Solving B2B integration complexity: Communication is key

     

The increasingly collaborative nature of modern business has opened the door to opportunity, but it has also created new challenges. In the push for collaboration, companies must connect to each other and to their customers to facilitate information exchange and connect business processes. As the need for this connection among stakeholders grows, the prevailing theme for many organizations is the problem of growing complexity.

As businesses facilitate higher levels of communication with customers aiStock 000016875953XSmallnd suppliers, maintaining oversight over the networks and processes supporting those interactions can become more difficult. As a result, researchers from Stanford University found that one of the most significant causes of inefficiency in B2B integration stemmed from the way companies communicate - more than 50 percent of information exchange was conducted by fax, email or phone. Analysts noted that companies stand to gain a lot by adopting solutions such as EDI and XML rather than rely on disparate exchange platforms that may be less secure.

It is worth noting that the challenges identified in the study affected companies in numerous industries, including manufacturing, financial services and retail, as well as businesses of all sizes - survey respondents' annual revenue fell between less than $100 million and more than $5 billion. While some of their motivations may have differed, analysts were able to identify a common solution among many organizations. 

For example, one of the most prominent trends among businesses that had made an investment in B2B integration is the use of managed and IT consulting services to facilitate these projects. Part of the reason for this is to address the core challenges that emerge in implementation.

"B2B integration presents a unique set of challenges that does not exist with other types of technologies," the report stated. "Some companies especially smaller ones may lack the budget, resources or expertise to do business electronically. Other companies especially large ones may be fearful of sharing data with suppliers that work closely with their competitors."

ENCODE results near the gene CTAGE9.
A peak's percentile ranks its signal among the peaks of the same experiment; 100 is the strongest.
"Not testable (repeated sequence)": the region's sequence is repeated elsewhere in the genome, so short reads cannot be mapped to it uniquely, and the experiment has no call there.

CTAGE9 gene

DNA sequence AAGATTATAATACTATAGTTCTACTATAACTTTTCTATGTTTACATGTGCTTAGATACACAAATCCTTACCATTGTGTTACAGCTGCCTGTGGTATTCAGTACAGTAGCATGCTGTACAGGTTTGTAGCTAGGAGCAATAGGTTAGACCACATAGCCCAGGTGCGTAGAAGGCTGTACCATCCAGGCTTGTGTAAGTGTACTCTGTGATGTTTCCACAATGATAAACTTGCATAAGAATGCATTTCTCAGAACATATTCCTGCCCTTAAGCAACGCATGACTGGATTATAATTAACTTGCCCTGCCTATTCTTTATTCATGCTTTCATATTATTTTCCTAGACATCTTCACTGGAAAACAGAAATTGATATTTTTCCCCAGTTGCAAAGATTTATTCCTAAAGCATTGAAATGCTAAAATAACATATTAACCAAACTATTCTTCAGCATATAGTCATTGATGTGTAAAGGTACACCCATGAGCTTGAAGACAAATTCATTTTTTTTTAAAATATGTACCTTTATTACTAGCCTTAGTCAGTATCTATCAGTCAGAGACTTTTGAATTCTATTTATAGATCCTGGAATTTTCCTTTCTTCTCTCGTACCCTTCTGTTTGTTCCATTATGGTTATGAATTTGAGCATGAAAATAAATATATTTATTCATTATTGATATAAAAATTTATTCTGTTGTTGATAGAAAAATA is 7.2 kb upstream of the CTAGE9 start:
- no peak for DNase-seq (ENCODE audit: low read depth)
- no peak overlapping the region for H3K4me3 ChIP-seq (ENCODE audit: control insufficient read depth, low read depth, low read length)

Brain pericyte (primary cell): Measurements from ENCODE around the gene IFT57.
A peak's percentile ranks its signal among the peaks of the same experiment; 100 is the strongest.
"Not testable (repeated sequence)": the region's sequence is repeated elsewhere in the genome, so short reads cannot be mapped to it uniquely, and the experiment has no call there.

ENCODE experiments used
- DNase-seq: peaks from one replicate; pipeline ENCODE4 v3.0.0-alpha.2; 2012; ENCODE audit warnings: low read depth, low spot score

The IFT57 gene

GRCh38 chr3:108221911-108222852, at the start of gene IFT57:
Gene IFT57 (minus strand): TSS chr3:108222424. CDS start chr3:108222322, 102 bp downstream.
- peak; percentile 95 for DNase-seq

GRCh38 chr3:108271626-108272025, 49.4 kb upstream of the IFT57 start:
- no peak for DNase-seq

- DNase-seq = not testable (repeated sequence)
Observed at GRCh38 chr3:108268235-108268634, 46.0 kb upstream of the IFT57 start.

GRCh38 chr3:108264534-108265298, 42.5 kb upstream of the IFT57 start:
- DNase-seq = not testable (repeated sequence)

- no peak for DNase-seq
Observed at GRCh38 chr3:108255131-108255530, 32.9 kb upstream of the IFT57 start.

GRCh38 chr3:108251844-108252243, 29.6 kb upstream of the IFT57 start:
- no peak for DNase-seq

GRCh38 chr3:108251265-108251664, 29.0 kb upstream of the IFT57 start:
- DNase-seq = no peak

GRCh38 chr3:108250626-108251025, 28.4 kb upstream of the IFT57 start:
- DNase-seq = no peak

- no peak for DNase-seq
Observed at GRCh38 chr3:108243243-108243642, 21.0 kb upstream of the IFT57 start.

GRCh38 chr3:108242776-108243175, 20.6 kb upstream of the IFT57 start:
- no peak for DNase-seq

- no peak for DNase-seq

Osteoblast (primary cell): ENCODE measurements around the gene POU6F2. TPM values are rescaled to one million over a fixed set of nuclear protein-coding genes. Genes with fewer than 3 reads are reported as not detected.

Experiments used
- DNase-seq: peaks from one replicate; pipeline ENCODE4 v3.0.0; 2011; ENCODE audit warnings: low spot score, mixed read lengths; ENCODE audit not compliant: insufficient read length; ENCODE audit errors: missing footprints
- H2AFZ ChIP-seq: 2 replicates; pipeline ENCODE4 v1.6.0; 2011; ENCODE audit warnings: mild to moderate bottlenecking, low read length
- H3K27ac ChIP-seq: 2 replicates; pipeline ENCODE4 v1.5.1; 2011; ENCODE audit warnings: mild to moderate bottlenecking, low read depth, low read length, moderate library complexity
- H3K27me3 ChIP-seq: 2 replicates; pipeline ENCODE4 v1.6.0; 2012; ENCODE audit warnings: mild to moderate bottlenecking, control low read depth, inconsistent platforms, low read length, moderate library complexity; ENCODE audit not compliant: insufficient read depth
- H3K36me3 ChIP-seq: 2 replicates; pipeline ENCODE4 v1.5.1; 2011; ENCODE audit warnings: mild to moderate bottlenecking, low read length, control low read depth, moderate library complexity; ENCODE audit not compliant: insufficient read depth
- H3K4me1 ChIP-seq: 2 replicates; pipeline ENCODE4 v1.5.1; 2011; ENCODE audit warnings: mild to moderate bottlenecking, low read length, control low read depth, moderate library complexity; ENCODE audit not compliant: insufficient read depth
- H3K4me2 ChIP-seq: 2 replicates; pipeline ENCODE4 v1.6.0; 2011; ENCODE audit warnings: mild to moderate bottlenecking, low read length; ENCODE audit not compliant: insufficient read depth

Despite the data security and budgetary challenges, many businesses found that leveraging third-party expertise could ease the burden of implementing a B2B integration or supply chain management solution. In fact, 87 percent of respondents indicated they utilized some form of managed services to integrate with their customers while 68 percent said they did the same for vendor integration. Analysts identified the top reasons for investing in third-party implementation and support services, highlighted by:

  • Improved customer experience (52 percent)
  • Enhanced process efficiency (48 percent)
  • Reduced IT costs (46 percent)
  • Needed to upgrade an existing B2B integration solution (45 percent) 
  • Consolidated multiple B2B solutions into a single platform (32 percent)

Another possible motivation was to aid in global market expansion. Although this was only a primary business driver for 28 percent of organizations studied, researchers speculated that not every company was interested in expanding at the time - for those that did, the majority said facilitating expansion was the most important motivation for investing in B2B integration services.

Changes in the B2B integration market
While businesses themselves face an ever-growing complexity, they must also contend with the number of different solutions available. Particularly as demand for more robust B2B integration solutions increases, vendors will begin expanding their service portfolios. This is already apparent with the rise of cloud-based integration tools, and Stanford's analysts also highlighted the fact that managed service offerings would likely expand to include infrastructure and architecture modernization. 

Enterprise interest in outsourcing everything from software development to IT resources has grown as businesses find they can do much more with an expanded pool of expertise to draw from. It can be helpful to allow a third party to handle some of the more complicated IT tasks to ensure that solutions are configured and implemented optimally. However, choosing the wrong partner creates the risk of losing oversight of these projects. 

Whether businesses choose to leverage IT consulting services while handling most of the implementation themselves or they utilize a fully managed service offering, it is important that they consider how these technology partners fit into a comprehensive IT strategy. Fortunately, improving the processes used for communication can help in this area as well. For instance, a Smart Data Collective article noted that it helps to approach outsourced software development processes with a specific list of changes that need to be made. It is important to ensure that all changes, techniques used and software components involved are well documented. 

The same strategy will prove beneficial for any IT project because it ensures that the business stays involved and clearly identifies expectations. The latter is essential for determining whether a partner is ultimately worth the investment because setting those specific goals allows organizations to measure performance. A partner that has their customers' interests in mind will provide data to back up their claims, clearly showcase progress throughout the project and work closely with key stakeholders to identify and resolve issues as they emerge.

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